WWII vet recalls ‘Dash for Rhine’
Photo: Ed Hyatt, a native of Louisiana now living in Orange, recalls his World War II service during a recent interview at home. RECORD PHOTO: Dave Rogers
For The Record
Orange’s Ed Hyatt worked side-by-side with legendary Gen. George S. Patton in one of the pivotal campaigns of World War II.
They were side-by-side for about a second.
“Our division was attached to [Patton’s] Third Army in the ‘Dash for the Rhine,’” Hyatt, 97, recalled a time early in 1945 as Allied Forces fought their way into Germany.
“We were lined up on the road, stopped at an intersection, and here comes a jeep as close to me as you. Someone said, ‘There goes Patton,’ and sure enough, it was him.”
Like Patton, Hyatt commanded tanks.
But the First Baptist Church member, a native of DeQuincy, Louisiana, normally had only three – and, occasionally six – tanks under his control, while Patton had upwards of 300,000 men and hundreds of tanks.
Hyatt, a 1943 graduate of LSU who had prepped in the ROTC before joining the Army, was a lieutenant in an artillery company when he shipped out to England late in 1944.
“I went from Southampton [England] across the channel to France in January of 1945 and went through a replacement depot,” Hyatt said.
“I ended up in the 43rd Tank Battalion. There are no artillery officers in a tank battalion. I was the only artillery officer in the battalion.”
Of the 42 Sherman tanks in a World War II tank battalion, Hyatt was in charge of a battery of three, the ones from each of the three companies outfitted with 105-millimeter howitzers.
They could fire shells as far as nine miles.
“These tanks were held back, to guard the tank company headquarters,” Hyatt said. “But we reorganized. They gave me custody of six Sherman tanks with 105 howitzers.
“We became ‘Dog’ [D] Company. We responded to forward observers, either in airplanes or in tanks. They gave us fire missions and told us where the target was.”
As a souvenir, Hyatt has in his Orange home plenty of mementos of his time in the service during World War II and the Korean War.
Prominent is a diagram charting the progress of the U.S. 12th Armored Division through France and Germany.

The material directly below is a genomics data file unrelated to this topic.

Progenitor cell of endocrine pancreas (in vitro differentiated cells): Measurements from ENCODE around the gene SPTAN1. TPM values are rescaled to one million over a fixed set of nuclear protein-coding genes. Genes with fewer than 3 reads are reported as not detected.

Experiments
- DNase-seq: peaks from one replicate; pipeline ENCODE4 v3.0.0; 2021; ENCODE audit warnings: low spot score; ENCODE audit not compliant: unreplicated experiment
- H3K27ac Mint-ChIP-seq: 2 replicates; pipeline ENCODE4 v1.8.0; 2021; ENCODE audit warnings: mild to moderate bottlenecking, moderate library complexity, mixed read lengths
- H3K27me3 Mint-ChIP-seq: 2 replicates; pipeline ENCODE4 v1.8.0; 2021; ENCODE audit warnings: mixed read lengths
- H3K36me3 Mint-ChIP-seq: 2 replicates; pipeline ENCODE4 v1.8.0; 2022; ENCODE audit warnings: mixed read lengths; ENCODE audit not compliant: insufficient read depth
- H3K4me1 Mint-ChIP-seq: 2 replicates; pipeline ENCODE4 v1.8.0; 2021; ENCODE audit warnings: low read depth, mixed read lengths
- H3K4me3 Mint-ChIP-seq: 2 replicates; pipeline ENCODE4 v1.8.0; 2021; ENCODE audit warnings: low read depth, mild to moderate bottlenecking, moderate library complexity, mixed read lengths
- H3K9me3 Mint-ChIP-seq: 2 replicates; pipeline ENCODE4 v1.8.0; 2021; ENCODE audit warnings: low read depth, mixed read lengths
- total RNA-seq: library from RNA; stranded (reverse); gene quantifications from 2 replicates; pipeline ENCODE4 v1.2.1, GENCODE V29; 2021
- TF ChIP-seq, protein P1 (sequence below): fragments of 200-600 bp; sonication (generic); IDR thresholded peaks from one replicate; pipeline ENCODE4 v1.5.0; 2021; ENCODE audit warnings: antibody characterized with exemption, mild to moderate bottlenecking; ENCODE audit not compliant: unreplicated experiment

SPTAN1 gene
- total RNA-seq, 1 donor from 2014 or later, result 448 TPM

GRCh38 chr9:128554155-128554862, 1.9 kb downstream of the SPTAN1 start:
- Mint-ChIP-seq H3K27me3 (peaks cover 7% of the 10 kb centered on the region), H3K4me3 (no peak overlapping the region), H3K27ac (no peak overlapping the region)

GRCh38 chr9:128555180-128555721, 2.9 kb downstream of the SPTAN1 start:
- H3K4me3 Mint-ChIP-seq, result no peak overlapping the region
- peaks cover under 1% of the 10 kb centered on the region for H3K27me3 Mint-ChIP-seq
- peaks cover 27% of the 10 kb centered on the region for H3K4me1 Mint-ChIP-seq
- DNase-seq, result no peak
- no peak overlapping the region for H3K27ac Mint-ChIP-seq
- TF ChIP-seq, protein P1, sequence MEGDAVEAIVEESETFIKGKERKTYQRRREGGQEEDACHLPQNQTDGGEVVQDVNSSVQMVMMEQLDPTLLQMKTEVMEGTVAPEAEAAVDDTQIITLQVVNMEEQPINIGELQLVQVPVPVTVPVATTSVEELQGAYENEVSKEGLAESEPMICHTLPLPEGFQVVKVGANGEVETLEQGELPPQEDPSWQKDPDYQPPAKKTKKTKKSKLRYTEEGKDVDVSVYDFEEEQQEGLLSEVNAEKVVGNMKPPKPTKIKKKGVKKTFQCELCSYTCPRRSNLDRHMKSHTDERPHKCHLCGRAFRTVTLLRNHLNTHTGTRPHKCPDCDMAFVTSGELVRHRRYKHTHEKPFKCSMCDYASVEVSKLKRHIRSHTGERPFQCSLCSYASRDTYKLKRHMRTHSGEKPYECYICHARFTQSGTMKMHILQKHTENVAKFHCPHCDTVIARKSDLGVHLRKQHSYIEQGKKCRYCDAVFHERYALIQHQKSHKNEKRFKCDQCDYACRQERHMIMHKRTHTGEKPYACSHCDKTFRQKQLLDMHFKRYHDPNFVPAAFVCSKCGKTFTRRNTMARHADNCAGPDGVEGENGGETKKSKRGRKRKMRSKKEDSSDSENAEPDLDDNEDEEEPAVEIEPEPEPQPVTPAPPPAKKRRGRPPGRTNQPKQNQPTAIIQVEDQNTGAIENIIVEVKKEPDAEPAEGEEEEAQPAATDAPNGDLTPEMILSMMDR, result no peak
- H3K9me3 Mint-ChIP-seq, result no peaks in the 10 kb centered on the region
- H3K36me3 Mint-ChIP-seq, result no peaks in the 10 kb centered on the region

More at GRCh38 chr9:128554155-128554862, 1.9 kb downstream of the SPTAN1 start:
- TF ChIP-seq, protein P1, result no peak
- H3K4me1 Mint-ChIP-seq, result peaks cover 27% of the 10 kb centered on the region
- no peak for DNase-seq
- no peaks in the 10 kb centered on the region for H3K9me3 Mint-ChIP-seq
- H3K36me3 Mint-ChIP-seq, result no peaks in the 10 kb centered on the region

Not long after crossing paths – literally – with “Old Blood and Guts” Patton, Hyatt saw the end of World War II in Dinkelsbuhl, Germany.
“I wasn’t in any fighting other than fire missions,” he said of his time overseas. “We had to jump in a ditch several times when we’d be traveling in a column and a German Messerschmitt [plane] would start strafing the column.
“Once, we had been firing [the howitzers] all afternoon, and I knew the Germans would be retaliating,” Hyatt said. “A round landed close to the halftrack I was in. We skedaddled.”
His battalion was stationed in Dinkelsbuhl through the summer of 1945. When not pulling guard duty, the men kept busy playing sports.
In late 1945, he was transferred to the Second Armored Division headquarters in Bad Orb, Germany – near Frankfurt – and made it home in January 1946.
Hyatt was in the Army Reserve after returning to the states and was recalled to duty during the Korean War, which ran from 1950-53. He didn’t go overseas this time; instead, he served as a communications instructor at Fort Sill, Oklahoma.
Hyatt married his wife Marie before going overseas in 1944 and they were married 69 years, before she passed away in 2013.
The couple lived in Houston and Biloxi for the 25-plus years Ed worked for the Borden Milk Company, ultimately advancing to assistant controller for the Houston division.
Ed and Marie moved to Magnolia, Arkansas, to live near their daughter Susan and her husband, Ron Jones. Five years ago, Ed joined Susan and Ron in moving to Orange, where his granddaughter Melissa lives with her husband Larry Locke.